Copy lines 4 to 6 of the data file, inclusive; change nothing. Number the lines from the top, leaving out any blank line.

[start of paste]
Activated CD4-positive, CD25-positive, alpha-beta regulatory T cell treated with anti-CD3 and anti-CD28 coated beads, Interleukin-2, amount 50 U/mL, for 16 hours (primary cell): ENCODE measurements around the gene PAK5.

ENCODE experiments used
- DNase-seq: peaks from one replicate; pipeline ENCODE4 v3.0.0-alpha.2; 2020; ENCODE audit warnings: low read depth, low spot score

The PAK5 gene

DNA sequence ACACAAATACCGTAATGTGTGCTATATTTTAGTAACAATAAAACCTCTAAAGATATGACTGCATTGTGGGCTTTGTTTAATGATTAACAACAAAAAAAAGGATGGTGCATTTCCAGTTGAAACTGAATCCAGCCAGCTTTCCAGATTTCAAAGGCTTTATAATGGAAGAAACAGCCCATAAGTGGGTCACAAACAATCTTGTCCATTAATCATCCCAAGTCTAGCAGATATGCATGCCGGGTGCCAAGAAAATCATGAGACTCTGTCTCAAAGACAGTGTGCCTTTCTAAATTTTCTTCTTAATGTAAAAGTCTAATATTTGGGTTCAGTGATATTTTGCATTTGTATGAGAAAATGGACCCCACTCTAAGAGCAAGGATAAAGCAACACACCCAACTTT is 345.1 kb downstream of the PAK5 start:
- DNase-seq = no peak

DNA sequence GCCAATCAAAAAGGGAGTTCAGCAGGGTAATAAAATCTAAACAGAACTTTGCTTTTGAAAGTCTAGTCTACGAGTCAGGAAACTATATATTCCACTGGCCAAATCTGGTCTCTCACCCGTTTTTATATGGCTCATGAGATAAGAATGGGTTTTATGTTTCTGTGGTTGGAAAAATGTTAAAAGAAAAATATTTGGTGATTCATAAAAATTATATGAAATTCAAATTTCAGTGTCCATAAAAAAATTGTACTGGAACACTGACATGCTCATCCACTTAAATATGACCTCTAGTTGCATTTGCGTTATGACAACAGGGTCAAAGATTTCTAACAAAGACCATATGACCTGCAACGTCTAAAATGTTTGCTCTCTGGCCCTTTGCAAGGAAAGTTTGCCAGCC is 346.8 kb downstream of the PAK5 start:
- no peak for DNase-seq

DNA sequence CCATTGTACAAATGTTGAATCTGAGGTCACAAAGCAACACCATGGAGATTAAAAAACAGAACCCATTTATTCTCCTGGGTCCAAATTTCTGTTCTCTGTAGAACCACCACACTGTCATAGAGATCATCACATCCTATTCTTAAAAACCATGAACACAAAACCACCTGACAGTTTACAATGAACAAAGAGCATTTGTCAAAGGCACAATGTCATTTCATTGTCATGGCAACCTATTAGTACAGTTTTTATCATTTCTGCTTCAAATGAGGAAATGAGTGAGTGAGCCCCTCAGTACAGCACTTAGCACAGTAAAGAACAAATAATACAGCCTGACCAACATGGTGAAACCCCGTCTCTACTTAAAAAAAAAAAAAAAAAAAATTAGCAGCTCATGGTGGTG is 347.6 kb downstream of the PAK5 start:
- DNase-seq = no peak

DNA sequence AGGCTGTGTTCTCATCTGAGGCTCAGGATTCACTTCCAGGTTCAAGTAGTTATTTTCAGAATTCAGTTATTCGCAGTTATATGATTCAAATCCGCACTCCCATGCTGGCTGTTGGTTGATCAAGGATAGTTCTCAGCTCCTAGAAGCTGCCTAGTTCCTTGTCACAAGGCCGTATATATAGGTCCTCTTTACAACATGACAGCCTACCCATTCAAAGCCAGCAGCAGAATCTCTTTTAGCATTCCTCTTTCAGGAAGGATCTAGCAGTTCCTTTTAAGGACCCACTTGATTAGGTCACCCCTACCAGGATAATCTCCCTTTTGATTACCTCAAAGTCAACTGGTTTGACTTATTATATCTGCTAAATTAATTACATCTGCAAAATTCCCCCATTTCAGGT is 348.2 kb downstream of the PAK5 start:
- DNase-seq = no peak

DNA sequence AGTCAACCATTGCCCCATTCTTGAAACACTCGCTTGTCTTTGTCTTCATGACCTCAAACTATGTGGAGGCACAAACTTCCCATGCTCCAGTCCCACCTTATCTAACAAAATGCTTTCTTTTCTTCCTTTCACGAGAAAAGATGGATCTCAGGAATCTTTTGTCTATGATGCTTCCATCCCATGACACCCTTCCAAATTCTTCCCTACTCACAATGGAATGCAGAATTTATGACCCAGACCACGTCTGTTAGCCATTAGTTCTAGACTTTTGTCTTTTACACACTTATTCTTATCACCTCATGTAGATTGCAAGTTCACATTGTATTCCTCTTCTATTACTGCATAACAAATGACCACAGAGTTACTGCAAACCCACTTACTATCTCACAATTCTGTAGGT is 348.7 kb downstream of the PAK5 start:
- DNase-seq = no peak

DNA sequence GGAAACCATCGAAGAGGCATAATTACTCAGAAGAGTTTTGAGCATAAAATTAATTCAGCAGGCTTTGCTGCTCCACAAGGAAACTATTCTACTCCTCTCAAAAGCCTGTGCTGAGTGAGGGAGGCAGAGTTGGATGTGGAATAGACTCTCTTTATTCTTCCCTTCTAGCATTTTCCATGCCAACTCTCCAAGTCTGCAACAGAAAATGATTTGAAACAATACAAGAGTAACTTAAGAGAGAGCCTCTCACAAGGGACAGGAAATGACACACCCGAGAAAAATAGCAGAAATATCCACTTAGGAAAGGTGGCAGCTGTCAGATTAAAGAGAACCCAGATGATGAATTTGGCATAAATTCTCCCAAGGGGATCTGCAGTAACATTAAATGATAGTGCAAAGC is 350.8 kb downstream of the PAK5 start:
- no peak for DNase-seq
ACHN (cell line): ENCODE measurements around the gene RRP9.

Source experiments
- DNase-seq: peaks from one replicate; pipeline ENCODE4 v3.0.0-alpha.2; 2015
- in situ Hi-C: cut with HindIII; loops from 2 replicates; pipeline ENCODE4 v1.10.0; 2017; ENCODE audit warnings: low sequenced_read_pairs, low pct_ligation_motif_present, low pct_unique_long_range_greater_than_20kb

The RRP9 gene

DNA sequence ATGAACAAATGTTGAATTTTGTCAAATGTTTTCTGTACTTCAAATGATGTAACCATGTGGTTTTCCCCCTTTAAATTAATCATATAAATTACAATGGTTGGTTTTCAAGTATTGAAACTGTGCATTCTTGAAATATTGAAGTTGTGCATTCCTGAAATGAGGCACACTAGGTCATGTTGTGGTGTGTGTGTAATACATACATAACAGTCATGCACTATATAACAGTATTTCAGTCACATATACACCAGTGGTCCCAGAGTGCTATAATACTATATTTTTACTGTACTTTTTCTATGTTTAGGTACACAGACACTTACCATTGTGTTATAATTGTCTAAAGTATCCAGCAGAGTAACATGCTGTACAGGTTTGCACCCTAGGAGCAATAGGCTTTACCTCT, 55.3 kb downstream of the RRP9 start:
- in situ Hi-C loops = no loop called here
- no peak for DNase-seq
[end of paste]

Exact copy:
The PAK5 gene

DNA sequence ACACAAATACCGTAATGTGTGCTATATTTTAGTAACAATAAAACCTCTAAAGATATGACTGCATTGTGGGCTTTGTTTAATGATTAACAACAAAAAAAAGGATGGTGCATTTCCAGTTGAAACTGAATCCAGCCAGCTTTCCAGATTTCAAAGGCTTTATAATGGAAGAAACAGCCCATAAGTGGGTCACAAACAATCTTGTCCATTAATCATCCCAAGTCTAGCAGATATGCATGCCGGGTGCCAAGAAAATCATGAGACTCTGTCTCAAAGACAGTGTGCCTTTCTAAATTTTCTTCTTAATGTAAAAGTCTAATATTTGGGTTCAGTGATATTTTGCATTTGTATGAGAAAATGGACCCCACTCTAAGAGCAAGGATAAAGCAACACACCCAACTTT is 345.1 kb downstream of the PAK5 start:
- DNase-seq = no peak